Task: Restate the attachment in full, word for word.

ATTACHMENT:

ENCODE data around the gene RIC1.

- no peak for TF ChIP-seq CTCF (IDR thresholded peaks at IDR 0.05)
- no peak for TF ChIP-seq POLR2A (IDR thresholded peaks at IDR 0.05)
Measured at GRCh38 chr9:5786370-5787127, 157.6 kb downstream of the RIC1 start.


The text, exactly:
ENCODE data around the gene RIC1.

- no peak for TF ChIP-seq CTCF (IDR thresholded peaks at IDR 0.05)
- no peak for TF ChIP-seq POLR2A (IDR thresholded peaks at IDR 0.05)
Measured at GRCh38 chr9:5786370-5787127, 157.6 kb downstream of the RIC1 start.